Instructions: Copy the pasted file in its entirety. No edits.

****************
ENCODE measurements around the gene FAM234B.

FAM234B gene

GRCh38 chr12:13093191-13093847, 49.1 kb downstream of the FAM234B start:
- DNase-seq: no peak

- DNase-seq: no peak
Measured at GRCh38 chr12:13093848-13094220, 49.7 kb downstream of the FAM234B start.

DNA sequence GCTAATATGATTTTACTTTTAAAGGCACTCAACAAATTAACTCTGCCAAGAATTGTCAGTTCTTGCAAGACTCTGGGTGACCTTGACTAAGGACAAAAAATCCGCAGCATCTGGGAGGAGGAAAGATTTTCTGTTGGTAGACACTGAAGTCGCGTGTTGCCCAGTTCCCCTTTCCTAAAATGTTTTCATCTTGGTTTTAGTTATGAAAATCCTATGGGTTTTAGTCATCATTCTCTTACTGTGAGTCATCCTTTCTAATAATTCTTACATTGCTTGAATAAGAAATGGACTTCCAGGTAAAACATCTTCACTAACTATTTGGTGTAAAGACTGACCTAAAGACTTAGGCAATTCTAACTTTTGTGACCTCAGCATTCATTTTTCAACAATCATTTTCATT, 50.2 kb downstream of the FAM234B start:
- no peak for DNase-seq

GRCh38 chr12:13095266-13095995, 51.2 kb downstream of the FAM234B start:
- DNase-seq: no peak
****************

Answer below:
ENCODE measurements around the gene FAM234B.

FAM234B gene

GRCh38 chr12:13093191-13093847, 49.1 kb downstream of the FAM234B start:
- DNase-seq: no peak

- DNase-seq: no peak
Measured at GRCh38 chr12:13093848-13094220, 49.7 kb downstream of the FAM234B start.

DNA sequence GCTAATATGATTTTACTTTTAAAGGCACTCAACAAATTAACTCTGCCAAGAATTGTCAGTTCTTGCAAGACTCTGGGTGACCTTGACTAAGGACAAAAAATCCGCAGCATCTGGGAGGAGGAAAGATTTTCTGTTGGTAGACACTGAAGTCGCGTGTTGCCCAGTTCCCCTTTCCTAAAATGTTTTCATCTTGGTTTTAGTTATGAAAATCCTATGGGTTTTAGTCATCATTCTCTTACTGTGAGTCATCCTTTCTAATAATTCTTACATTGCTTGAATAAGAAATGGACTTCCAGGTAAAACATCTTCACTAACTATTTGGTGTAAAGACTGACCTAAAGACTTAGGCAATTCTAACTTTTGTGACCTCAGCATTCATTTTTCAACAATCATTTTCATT, 50.2 kb downstream of the FAM234B start:
- no peak for DNase-seq

GRCh38 chr12:13095266-13095995, 51.2 kb downstream of the FAM234B start:
- DNase-seq: no peak